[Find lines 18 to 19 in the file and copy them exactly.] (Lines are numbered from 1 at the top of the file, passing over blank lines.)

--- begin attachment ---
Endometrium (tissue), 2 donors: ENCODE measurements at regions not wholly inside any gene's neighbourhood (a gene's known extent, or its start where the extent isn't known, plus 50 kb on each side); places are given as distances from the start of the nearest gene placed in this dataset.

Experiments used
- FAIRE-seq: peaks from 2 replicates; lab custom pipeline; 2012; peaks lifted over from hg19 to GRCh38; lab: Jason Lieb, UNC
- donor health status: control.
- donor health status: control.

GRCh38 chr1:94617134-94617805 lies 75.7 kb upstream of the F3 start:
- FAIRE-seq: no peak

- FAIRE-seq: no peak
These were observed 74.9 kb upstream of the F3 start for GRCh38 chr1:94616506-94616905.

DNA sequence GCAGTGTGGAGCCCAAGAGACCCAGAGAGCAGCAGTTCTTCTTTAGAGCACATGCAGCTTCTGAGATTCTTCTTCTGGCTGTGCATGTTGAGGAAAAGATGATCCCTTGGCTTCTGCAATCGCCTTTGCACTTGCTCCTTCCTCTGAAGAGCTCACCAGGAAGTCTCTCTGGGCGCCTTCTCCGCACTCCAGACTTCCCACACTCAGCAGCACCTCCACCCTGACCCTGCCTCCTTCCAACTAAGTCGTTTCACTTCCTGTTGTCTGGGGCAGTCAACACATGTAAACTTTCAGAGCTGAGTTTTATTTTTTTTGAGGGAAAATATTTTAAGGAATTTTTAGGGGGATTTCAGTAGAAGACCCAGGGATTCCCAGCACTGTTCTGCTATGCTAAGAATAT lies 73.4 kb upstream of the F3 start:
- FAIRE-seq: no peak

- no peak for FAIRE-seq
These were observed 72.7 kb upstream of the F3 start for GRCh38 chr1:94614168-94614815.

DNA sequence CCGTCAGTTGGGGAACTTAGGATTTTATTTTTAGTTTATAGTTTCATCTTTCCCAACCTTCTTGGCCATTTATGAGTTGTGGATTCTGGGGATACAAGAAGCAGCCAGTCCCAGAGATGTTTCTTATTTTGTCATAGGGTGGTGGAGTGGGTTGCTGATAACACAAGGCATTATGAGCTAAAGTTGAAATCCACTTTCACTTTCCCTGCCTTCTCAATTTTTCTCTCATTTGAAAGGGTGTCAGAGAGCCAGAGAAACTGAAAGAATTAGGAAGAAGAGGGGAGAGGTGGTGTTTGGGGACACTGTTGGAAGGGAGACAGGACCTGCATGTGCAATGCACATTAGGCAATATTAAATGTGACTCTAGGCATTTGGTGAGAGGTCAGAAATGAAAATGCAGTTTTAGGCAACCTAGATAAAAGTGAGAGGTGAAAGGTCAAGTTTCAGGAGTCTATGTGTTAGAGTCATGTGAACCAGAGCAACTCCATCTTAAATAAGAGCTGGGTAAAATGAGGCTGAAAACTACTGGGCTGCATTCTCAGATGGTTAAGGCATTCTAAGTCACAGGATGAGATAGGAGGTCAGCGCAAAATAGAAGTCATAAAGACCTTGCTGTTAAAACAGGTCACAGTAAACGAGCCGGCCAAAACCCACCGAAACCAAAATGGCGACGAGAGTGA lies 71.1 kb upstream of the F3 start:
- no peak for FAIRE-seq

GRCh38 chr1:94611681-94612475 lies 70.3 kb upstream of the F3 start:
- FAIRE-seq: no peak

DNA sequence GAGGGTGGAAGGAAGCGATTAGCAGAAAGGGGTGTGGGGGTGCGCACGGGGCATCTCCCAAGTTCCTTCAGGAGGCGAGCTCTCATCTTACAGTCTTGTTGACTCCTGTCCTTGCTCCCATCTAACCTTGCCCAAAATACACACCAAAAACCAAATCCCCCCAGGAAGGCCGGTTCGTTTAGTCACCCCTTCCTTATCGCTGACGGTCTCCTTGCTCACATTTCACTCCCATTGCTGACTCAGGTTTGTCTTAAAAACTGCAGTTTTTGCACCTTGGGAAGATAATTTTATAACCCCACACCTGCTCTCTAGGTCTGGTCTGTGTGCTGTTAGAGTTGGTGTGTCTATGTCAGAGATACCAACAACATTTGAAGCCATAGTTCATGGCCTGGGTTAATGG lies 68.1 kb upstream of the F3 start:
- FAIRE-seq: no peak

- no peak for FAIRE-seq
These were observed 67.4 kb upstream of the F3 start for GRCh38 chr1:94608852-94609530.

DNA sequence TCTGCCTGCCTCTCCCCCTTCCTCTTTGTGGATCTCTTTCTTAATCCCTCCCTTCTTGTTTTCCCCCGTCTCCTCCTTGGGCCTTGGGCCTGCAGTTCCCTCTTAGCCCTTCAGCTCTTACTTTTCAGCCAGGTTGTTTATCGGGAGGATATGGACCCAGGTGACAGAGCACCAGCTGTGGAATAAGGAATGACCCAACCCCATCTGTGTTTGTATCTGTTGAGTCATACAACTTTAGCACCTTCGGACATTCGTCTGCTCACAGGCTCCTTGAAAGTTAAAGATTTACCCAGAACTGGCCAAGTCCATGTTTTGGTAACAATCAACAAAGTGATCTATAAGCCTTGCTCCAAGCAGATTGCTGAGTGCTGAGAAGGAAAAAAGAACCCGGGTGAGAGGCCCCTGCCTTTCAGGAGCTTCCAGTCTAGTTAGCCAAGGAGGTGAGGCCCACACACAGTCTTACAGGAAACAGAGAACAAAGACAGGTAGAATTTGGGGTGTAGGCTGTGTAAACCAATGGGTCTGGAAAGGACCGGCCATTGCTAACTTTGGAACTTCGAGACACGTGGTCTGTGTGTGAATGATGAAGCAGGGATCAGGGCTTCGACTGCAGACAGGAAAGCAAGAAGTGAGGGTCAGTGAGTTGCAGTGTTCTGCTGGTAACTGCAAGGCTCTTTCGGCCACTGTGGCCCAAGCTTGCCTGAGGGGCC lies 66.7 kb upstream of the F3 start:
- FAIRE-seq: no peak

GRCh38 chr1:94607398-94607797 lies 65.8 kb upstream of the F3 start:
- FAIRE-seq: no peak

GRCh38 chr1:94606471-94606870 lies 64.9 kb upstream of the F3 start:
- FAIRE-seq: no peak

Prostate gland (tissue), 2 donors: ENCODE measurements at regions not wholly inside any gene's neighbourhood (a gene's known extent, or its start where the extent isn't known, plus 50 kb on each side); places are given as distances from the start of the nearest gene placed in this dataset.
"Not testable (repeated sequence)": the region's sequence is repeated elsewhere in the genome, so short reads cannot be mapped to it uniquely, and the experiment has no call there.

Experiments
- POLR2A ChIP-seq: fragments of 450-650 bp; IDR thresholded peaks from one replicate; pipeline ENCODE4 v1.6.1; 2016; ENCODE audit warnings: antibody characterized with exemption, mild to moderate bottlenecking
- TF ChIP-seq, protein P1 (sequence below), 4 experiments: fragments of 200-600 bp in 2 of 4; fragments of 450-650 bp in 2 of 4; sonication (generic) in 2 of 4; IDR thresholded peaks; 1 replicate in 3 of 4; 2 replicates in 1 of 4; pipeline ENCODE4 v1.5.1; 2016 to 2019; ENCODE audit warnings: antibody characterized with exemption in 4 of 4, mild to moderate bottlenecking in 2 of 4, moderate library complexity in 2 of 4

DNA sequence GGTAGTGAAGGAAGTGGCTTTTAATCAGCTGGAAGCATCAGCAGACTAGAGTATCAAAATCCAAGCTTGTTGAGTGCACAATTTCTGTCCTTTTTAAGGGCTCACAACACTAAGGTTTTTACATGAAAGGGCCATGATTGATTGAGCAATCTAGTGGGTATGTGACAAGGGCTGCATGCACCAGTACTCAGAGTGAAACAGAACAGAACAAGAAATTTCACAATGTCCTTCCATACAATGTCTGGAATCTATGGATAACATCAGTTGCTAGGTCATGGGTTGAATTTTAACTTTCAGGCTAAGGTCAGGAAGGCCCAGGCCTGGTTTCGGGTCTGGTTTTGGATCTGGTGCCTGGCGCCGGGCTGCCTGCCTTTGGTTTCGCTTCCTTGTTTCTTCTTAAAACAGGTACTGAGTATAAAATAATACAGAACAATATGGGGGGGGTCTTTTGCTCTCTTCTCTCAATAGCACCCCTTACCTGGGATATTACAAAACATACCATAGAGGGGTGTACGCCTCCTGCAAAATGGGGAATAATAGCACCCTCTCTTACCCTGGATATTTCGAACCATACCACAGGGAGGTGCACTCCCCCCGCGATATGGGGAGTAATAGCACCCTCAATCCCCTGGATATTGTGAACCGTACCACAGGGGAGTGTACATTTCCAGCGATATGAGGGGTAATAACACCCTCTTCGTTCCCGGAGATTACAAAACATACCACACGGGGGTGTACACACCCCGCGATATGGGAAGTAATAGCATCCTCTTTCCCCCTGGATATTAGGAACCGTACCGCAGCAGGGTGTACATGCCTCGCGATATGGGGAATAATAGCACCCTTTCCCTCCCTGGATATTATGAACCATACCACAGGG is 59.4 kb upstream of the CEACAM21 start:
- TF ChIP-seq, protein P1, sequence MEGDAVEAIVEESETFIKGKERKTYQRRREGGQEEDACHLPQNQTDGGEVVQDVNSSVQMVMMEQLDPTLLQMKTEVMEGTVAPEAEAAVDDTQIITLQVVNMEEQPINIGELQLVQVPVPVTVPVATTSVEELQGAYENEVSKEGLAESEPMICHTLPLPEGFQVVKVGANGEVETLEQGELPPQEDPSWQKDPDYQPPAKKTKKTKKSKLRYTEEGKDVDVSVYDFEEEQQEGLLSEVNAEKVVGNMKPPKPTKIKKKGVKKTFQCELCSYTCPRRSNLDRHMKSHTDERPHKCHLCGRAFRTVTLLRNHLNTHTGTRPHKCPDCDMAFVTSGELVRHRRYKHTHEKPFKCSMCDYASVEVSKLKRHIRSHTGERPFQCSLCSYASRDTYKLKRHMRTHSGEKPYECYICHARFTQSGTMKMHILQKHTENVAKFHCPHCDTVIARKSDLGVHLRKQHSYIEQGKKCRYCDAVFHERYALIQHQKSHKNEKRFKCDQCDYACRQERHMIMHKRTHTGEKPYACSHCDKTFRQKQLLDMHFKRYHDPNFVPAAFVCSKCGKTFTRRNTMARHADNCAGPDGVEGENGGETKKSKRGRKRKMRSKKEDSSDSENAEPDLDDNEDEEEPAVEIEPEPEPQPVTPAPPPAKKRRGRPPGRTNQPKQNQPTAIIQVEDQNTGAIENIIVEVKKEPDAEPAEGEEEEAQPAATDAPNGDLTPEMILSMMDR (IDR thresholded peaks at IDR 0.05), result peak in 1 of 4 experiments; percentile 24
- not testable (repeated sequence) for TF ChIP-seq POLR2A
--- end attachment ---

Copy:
DNA sequence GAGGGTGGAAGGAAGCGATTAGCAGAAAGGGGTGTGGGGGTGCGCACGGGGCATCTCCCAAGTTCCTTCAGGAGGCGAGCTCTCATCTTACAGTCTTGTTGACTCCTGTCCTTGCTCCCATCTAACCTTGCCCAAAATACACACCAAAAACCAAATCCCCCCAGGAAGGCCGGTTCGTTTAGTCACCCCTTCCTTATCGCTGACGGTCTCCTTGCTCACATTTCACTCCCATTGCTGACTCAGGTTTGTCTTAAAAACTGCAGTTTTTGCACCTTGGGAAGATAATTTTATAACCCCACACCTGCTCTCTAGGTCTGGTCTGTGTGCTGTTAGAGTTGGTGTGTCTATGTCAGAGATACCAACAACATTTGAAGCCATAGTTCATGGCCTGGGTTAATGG lies 68.1 kb upstream of the F3 start:
- FAIRE-seq: no peak